Planning for Incapacity

04/22/2011

When most people think about estate planning, they focus on death and who will get their property when they pass away.  There is no question that this is an important aspect of estate planning, but it is not the only aspect to consider.  Planning for disability is another area that people should consider.  Developing an arrangement that addresses the possibility of a diability or a future disease and its progression can help you maintain control, even as your health declines.

So what does planning for a disability involve?

First, it is important to line up someone who can take legal and financial action for you if you become incapacitated. These chosen people should be lined up and documented in a legal document that is referred to as a power of attorney.  

The people you choose to handle your legal or financial affairs are esignated as your "agent."  In a power of attorney you can grant your agent the ability to perform a range of activities on your behalf, from paying bills, filing tax returns and overseeing retirement accounts to selling property and making investments.  You can set the scope of the agent's authority and spell out whether the power of attorney becomes effective immediately or "springs" into effect when you become incapacitated.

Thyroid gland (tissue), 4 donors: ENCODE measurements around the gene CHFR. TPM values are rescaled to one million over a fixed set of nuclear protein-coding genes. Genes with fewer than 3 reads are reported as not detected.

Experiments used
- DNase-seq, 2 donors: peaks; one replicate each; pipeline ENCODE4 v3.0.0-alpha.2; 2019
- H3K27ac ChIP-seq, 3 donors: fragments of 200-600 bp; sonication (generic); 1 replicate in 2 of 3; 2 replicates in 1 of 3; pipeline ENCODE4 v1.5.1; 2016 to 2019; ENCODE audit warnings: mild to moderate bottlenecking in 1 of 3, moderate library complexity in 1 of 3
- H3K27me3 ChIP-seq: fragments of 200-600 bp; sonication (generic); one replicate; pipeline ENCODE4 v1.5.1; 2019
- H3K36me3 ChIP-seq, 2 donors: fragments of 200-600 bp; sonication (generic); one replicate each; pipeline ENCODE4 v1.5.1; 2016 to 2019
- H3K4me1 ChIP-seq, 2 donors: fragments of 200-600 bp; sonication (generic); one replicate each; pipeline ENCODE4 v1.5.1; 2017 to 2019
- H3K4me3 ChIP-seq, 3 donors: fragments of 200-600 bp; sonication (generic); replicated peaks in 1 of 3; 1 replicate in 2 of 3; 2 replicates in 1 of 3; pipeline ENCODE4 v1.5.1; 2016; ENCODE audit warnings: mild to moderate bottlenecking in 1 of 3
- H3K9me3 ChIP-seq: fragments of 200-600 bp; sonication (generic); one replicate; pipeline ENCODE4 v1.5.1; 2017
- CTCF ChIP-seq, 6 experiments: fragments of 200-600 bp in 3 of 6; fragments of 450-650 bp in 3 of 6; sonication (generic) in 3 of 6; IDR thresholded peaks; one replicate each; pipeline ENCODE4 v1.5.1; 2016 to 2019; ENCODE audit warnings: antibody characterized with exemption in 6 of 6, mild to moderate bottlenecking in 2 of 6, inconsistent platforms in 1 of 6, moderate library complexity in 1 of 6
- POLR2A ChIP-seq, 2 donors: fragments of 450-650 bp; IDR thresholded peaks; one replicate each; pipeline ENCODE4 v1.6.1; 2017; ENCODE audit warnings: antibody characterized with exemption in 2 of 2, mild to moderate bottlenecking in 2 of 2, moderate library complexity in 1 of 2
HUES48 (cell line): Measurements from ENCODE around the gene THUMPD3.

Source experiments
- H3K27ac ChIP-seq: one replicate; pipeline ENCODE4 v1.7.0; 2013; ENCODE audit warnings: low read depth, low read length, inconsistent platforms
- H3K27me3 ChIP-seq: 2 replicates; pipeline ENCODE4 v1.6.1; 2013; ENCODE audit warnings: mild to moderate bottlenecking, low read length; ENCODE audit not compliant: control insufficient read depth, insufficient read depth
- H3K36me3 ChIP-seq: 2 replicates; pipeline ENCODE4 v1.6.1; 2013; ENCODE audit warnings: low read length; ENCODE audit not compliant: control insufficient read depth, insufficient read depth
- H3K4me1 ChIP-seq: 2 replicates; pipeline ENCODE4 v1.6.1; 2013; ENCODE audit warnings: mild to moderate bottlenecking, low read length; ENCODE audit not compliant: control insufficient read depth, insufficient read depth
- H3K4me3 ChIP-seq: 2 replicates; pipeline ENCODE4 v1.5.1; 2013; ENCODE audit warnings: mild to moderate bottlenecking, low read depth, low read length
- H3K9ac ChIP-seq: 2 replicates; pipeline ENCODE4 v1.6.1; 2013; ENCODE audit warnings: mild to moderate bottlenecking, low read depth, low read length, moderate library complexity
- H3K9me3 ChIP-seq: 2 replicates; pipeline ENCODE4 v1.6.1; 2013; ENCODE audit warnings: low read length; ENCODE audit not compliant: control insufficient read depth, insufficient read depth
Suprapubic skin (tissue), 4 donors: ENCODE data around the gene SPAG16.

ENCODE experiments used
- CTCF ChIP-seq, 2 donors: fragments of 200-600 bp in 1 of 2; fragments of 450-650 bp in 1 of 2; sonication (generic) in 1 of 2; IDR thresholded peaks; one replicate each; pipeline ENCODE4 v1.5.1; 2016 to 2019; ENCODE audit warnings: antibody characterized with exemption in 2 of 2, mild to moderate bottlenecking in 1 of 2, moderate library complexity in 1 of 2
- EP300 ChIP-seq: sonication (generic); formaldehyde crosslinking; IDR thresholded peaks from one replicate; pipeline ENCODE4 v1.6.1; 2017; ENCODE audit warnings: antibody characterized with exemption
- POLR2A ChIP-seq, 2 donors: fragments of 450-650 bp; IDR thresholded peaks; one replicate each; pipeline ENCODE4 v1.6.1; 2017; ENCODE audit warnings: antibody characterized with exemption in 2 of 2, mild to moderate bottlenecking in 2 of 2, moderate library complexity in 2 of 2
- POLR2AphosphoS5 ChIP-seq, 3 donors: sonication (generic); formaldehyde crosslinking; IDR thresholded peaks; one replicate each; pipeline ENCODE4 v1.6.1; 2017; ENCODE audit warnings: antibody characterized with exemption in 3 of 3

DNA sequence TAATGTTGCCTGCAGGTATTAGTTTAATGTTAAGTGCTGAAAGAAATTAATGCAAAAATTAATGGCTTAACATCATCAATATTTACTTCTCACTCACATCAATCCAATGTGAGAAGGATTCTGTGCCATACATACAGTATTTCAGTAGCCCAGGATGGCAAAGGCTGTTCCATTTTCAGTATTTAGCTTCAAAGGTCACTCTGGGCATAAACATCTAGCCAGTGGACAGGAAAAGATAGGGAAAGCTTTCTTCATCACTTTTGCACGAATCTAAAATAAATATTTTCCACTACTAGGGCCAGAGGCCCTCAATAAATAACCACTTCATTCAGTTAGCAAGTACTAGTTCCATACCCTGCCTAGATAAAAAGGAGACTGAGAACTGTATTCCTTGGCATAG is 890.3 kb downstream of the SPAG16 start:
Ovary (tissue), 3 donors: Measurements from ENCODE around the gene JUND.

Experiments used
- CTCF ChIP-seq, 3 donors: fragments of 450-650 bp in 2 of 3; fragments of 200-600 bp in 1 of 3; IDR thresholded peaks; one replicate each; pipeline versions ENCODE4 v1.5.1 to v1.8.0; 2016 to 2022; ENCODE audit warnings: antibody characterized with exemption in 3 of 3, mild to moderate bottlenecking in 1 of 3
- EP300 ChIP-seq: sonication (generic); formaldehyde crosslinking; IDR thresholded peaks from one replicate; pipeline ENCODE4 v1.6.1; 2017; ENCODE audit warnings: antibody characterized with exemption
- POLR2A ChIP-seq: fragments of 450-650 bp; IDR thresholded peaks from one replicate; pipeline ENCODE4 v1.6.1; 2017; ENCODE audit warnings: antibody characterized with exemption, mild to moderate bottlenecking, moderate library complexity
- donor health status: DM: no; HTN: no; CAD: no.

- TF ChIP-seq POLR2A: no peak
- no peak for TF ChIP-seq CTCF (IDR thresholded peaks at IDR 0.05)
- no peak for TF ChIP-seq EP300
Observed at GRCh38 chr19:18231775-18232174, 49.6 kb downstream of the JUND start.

A power of attorney does not always allow someone to make health-care decisions for you.  For that you need a living will and/or a power of attorney for healthcare.

These are particularly important for individuals with chronic illnesses who can lapse into a debilitated state very quickly. Without a healthcare power of attorney, a friend or relative of an ill patient would have to go to court to be appointed as guardian and get approval to make any medical or legal decisions.

A living will is a separate but related document to a health care power of attorney.  A living will states your end-of-life wishes. These include your feelings about the use of ventilators or artificial nutrition to keep you alive. Your agent is bound to follow your wishes. It is a good idea to have both a living will and healthcare power of attorney to make your wishes clearly known when you can't communicate them.